Newspaper article THE JOURNAL RECORD

Atlanta Universities Score Big at Olympics

Newspaper article THE JOURNAL RECORD

Atlanta Universities Score Big at Olympics

Article excerpt

ATLANTA -- This fall, Georgia State University will have student housing for the first time in its history -- spacious apartments for 2,000 students.

Georgia Institute of Technology will have a state-of-the-art swimming arena, a renovated coliseum for its basketball team and seven new residence houses.

Atlanta University Center, the largest consortium of historically black universities in the nation, will have two new stadiums, a prettier campus and a stronger connection to each other and the city around them.

The source of all this largess? The Centennial Olympic Games, which get under way July 19. A $111 million investment by the Atlanta Committee for the Olympic Games has leveraged an investment topping $300 million in Atlanta's colleges and universities.

At a time when most colleges are tightening their belts, the spending is remarkable. But perhaps even more significant for the colleges in the long run will be the international exposure and free publicity they will garner if all goes well at the Games. Georgia Tech will be home to Olympic Village and the popular swimming and diving events, Georgia State will host badminton and the black colleges will be the site of some basketball and hockey competitions.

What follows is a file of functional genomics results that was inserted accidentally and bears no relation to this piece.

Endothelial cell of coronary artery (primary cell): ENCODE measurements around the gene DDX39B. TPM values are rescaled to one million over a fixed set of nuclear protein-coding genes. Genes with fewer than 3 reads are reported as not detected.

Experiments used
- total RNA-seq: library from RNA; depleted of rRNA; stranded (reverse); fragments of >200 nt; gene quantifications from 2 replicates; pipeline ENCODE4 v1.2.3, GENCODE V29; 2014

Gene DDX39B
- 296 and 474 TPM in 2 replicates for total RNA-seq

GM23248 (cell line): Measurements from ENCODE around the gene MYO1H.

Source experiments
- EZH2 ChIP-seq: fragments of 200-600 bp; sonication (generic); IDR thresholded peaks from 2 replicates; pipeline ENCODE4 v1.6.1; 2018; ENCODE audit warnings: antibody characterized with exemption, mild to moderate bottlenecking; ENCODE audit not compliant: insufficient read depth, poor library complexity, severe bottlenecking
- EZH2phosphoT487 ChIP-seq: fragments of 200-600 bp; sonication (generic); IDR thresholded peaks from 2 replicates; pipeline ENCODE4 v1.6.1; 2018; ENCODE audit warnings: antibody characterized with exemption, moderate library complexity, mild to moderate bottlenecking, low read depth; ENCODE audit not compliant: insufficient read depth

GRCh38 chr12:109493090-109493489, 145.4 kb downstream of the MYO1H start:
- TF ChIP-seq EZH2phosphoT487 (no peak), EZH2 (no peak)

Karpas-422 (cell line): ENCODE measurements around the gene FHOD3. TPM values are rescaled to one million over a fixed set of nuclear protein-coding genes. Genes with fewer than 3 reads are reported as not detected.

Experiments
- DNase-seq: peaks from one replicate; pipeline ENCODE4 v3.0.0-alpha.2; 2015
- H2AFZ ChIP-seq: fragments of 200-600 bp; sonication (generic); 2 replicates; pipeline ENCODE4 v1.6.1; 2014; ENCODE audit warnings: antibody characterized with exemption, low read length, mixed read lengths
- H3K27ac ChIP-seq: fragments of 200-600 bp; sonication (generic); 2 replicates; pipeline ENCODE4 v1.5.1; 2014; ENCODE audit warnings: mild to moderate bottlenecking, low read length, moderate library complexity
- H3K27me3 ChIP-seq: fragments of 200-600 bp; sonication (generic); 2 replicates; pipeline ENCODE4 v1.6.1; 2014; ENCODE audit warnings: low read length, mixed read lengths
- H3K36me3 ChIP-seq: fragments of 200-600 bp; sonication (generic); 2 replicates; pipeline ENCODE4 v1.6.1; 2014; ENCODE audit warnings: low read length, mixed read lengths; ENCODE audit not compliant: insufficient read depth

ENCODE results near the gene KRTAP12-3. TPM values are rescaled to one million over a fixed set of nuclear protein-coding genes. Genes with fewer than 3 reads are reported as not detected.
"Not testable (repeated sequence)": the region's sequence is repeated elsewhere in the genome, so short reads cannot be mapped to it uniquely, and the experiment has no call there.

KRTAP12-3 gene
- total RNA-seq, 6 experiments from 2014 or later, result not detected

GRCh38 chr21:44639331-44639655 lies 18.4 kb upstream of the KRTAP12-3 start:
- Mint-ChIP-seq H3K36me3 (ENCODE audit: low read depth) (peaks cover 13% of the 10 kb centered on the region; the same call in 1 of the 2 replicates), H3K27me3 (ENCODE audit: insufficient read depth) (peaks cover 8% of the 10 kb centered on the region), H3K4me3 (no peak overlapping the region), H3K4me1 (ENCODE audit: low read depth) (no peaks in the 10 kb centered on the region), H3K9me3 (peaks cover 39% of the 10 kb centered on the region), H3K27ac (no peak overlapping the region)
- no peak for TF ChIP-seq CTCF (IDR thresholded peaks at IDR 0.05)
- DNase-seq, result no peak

"In the overall national scramble that is higher education today, those schools will get a substantial boost," said David Merkowitz, a spokesman for the American Council on Education. "They can probably capitalize on it in alumni donations and admissions."

Georgia Tech believes it is already seeing an Olympic-related boost in student interest. The 13,000-student university helped win the Olympics for Atlanta with a high-tech, multimedia presentation of what the facilities might look like. And its alumni and faculty have been deeply involved in planning and designing the Olympic facilities, a fact widely publicized throughout Georgia.

The campus in is the home stretch of $160 million in Olympics- related construction, one-quarter funded by the ACOG and the rest through state bonds that will be paid off with student fees.

"We took a 15- or 20-year master plan for this university and were able to implement 85 percent of it in three to five years," said Communications Director Robert Harty. …

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